Products & Product Reviews

How a Receiver Guard Electronic RF Limiter Can Protect Your Investment

The front-end of your radio’s receiver is vulnerable to a host of over-voltage villains. Radio frequency (RF) spikes rank at the top of the most-feared list. The good news for Amateur Radio operators is that there is an easy and affordable way to protect your receiver input against high levels of RF from nearby transmit signals that can literally blow out your sensitive equipment, costing you big bucks to repair or replace.

As Hams know, RF peaks are often the culprit when receivers suffer catastrophic failure caused by:

  • Receive antennas in very close proximity to transmit antennas
  • Field Day operations with many transmitters in close range
  • Multi-transmitter contesting sites
  • Neighboring Amateur and CB operators
  • Frequent high-power mobile encounters

An Innovative Solution

DX Engineering Receiver Guard Electronic RF Limiters (DXE-RG-5000HD and DXE-RG-5000) make a valuable insurance policy against damaged equipment whether for contesting, operating on Field Day, short wave listening, or everyday rag-chewing.

Receiver Guards use an electronic RF limiter covering 500 kHz to 150 MHz (insertion loss under 0.15 dB at 50 MHz and under 0.3 dB to 150 MHz). The devices feature a limiter that can reject 10 watts of receive antenna feedline RF while passing a signal of about 87 dB over S-9, which is only 25 mw—well under the point of front-end damage. When there are high levels of RF on your receive antennas, these guards generate far less harmonic noise than other limiters, which allows your station to continue to operate safely and competitively.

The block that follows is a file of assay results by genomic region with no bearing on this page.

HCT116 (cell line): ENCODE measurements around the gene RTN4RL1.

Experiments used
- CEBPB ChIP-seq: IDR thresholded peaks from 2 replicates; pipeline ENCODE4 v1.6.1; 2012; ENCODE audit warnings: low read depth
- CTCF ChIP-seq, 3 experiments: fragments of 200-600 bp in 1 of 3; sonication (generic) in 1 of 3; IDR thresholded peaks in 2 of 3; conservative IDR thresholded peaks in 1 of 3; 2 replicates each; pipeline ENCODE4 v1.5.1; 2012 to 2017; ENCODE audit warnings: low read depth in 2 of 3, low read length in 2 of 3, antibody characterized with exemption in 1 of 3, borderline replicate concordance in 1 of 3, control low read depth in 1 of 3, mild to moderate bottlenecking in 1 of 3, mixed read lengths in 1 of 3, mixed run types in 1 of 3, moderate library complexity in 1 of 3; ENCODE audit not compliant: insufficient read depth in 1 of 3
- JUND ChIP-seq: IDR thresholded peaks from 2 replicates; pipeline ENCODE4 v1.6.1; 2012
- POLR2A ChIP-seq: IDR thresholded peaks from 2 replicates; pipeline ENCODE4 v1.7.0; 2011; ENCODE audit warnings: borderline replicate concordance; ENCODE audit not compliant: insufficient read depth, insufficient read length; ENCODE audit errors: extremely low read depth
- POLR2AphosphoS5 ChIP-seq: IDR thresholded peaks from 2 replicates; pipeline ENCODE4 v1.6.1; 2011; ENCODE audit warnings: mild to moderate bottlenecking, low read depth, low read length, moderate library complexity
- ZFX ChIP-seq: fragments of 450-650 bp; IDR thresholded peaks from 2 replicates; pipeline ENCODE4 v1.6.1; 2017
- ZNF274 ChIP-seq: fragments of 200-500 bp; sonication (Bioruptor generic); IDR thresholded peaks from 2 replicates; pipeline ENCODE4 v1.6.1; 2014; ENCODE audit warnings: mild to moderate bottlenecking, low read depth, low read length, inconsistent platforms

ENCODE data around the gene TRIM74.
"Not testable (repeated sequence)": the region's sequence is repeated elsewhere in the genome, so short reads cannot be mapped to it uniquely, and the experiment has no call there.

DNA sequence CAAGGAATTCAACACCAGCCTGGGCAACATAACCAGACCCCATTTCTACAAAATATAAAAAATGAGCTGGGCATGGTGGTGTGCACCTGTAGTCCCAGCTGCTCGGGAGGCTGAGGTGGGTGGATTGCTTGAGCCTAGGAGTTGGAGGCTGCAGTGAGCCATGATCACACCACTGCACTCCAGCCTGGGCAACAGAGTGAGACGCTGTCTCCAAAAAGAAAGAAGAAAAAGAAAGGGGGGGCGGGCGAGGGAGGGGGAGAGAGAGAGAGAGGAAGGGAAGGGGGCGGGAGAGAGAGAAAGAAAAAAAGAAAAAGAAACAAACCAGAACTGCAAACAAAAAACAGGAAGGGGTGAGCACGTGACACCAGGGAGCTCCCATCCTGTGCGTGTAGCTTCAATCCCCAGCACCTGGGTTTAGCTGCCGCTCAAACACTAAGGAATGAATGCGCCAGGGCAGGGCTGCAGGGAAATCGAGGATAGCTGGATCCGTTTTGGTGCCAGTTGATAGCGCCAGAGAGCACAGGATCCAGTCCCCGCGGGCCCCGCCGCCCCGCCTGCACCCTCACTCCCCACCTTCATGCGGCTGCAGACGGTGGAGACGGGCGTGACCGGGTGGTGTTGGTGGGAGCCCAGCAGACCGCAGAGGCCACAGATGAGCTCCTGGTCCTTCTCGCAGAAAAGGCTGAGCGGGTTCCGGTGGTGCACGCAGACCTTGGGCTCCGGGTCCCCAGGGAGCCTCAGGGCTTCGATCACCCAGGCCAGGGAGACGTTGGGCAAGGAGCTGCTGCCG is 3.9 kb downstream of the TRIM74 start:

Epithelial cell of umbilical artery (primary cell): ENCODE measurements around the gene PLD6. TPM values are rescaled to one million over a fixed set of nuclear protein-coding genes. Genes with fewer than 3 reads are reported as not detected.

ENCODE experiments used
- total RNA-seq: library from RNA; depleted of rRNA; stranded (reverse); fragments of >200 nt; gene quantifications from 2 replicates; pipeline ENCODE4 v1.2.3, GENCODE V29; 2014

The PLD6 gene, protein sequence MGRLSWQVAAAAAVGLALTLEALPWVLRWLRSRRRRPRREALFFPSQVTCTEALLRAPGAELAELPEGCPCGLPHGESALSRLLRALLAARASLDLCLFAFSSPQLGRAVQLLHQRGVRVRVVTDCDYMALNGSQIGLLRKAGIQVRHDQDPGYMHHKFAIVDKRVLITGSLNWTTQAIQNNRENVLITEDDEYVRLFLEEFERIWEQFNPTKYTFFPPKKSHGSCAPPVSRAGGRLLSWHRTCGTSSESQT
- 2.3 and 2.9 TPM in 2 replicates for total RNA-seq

Other features and benefits of DX Engineering’s Receiver Guards include:

  • Developed over years of extensive research and testing
  • Multi-stage protection
  • Used at multi-transmitter contest station K3LR, where dedicated receive antennas are exposed to high levels of RF radiated from close-by transmit antennas; after thousands of contesting hours, no rigs have ever required front-end repairs
  • Ideal for separate 160 and/or 80 meter receive systems with large pulse and RF energy capture area
  • Continuous operation with no effect on station performance

Notes: Receiver Guards are not “filters,” so competitive contesting stations must still use separate band filters. The DXE-RG-5000HD and DXE-RG-5000 are receive only accessories. Do not connect to a transmitter output and transmit through the Receiver Guard.  

Two Receiver Guard models are available:

The DXE-RG-5000HD works for all radios and offers the highest level of protection for upper-tier transceivers with narrow-spaced third-order dynamic range or published RMDR (Reciprocal Mixing Dynamic Range). This group of elite transceivers includes the Elecraft K3 series; FlexRadio 6700, 5000A and 3000; Icom IC-7851 and IC-7610; Kenwood TS-990S and 590S(G); TenTec Orion series; Yaesu FTdx-5000 series; and other radios with similar performance.

The DXE-RG-5000 offers excellent dynamic range and performance to cover the capabilities of all other transceivers and receivers

What do Hams think?

“I put up a 12 foot whip antenna about 25 feet away from my 1/4 wave 40 meter vertical antenna. I needed another antenna for a Yaesu VR-5000 receiver and a Timewave ANC-4 noise canceller so I put up the whip. The narrow antenna separation is due to my lot restrictions. However, I was afraid of the 100 watts of RF on the 1/4 wave antenna from my Icom 7600 transceiver harming the VR-5000 and ANC-4 so I decided to try the Receiver Guard. I am pleased to say that I can transmit at full power right on the same frequency, as my VR-5000 is tuned and has no problems. In fact, the Receiver Guard acts just like a QSK antenna switch. I can send CW and monitor it on my VR-5000 with full break-in receive operation. No harm to my equipment. Sweet!”

What did QST magazine think?

“The RG-5000 and RG-5000HD Receiver Guards from DX Engineering offer superb receiver front-end protection when using a separate receive antenna.” Click here for the full review.

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